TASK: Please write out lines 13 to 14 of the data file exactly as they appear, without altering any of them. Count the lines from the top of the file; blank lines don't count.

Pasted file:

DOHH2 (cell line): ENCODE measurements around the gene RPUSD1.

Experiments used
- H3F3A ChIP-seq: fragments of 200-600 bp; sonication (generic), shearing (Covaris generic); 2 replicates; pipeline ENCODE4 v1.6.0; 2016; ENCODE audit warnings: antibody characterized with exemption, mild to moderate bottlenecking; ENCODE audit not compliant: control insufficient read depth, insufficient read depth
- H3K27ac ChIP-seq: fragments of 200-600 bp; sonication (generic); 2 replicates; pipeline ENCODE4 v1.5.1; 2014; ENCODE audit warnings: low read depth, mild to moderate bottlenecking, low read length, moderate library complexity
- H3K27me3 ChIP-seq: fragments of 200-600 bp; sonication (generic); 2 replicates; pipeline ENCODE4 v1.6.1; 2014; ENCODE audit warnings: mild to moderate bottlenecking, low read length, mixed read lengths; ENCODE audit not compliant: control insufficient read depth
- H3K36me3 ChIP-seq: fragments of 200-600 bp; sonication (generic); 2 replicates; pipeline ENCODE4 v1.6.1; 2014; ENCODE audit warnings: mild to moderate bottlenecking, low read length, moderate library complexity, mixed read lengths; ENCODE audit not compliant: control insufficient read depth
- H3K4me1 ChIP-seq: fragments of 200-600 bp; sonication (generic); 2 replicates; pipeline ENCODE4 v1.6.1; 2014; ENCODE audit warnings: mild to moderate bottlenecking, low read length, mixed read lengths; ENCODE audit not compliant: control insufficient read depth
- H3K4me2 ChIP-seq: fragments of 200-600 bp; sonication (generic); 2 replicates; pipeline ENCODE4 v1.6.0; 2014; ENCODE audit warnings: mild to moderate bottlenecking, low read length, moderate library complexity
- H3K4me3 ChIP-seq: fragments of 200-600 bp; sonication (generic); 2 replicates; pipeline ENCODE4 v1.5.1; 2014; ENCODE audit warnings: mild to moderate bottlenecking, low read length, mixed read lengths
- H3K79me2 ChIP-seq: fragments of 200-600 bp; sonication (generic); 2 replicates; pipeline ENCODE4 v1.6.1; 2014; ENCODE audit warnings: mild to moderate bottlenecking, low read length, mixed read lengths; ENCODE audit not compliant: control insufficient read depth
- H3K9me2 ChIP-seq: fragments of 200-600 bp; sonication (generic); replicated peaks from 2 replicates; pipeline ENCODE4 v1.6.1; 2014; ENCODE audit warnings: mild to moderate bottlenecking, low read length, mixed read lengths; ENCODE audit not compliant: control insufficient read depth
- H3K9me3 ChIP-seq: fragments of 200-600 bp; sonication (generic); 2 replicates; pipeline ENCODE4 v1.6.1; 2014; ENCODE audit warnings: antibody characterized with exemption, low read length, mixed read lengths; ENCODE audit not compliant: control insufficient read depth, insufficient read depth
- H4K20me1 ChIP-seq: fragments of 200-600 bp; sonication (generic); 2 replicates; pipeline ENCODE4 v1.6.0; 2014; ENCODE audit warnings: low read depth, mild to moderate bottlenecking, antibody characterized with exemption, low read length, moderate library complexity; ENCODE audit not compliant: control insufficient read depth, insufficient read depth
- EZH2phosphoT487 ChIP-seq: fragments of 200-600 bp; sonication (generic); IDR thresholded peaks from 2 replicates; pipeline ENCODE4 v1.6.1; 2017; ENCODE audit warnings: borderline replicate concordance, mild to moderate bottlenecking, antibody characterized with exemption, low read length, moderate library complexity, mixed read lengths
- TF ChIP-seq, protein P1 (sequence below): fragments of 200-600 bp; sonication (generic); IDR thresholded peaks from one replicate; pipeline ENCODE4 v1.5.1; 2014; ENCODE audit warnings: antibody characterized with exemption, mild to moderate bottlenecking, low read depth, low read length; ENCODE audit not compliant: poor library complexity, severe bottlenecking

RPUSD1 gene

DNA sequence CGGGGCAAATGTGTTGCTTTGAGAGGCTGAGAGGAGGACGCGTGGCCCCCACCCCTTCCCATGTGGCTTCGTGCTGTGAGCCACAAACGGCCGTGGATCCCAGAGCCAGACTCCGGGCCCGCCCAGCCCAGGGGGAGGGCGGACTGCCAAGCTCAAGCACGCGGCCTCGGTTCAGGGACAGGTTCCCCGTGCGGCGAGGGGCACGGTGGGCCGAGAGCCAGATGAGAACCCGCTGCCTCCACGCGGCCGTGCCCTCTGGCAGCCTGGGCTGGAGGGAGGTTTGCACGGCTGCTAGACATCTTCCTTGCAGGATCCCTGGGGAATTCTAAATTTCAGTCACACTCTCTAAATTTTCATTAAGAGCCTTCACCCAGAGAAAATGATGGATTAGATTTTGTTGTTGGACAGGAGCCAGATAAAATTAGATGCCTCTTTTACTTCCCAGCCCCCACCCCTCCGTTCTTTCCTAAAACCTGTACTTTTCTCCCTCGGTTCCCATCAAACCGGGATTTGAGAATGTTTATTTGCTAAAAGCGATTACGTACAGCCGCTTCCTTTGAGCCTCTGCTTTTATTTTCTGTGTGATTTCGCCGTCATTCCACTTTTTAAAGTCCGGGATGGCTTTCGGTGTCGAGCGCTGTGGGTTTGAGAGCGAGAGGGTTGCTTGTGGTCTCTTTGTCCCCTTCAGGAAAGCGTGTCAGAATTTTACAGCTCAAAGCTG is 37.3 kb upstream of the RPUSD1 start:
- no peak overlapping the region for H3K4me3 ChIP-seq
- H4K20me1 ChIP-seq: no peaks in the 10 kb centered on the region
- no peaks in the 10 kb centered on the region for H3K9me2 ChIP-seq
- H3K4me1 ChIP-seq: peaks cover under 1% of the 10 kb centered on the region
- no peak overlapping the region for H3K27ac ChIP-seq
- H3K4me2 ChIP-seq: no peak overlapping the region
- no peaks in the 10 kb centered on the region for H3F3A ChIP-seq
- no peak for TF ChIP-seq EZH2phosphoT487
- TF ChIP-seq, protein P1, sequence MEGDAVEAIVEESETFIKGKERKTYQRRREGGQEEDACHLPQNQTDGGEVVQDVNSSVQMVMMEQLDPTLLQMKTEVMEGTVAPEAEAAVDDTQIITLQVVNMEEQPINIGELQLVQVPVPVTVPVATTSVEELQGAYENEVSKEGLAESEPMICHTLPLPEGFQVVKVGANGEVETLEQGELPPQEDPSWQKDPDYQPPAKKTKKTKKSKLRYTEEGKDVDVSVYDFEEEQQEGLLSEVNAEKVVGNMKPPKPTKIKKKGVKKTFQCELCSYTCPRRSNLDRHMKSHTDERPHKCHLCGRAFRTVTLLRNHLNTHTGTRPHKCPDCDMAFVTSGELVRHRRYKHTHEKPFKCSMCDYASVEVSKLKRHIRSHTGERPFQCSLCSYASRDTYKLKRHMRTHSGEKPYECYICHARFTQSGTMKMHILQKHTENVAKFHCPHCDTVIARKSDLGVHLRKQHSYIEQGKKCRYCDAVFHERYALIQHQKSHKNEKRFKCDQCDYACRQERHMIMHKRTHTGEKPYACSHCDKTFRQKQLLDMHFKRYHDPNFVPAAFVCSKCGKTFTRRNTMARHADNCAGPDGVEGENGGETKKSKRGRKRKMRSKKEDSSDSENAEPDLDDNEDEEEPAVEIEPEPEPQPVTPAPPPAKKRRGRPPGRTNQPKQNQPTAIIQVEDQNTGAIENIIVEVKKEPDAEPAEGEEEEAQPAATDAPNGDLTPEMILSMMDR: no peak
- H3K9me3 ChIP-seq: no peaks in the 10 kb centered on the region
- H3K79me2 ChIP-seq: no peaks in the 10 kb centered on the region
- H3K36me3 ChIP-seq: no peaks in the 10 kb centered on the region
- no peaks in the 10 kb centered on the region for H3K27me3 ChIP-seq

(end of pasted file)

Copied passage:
- H4K20me1 ChIP-seq: fragments of 200-600 bp; sonication (generic); 2 replicates; pipeline ENCODE4 v1.6.0; 2014; ENCODE audit warnings: low read depth, mild to moderate bottlenecking, antibody characterized with exemption, low read length, moderate library complexity; ENCODE audit not compliant: control insufficient read depth, insufficient read depth
- EZH2phosphoT487 ChIP-seq: fragments of 200-600 bp; sonication (generic); IDR thresholded peaks from 2 replicates; pipeline ENCODE4 v1.6.1; 2017; ENCODE audit warnings: borderline replicate concordance, mild to moderate bottlenecking, antibody characterized with exemption, low read length, moderate library complexity, mixed read lengths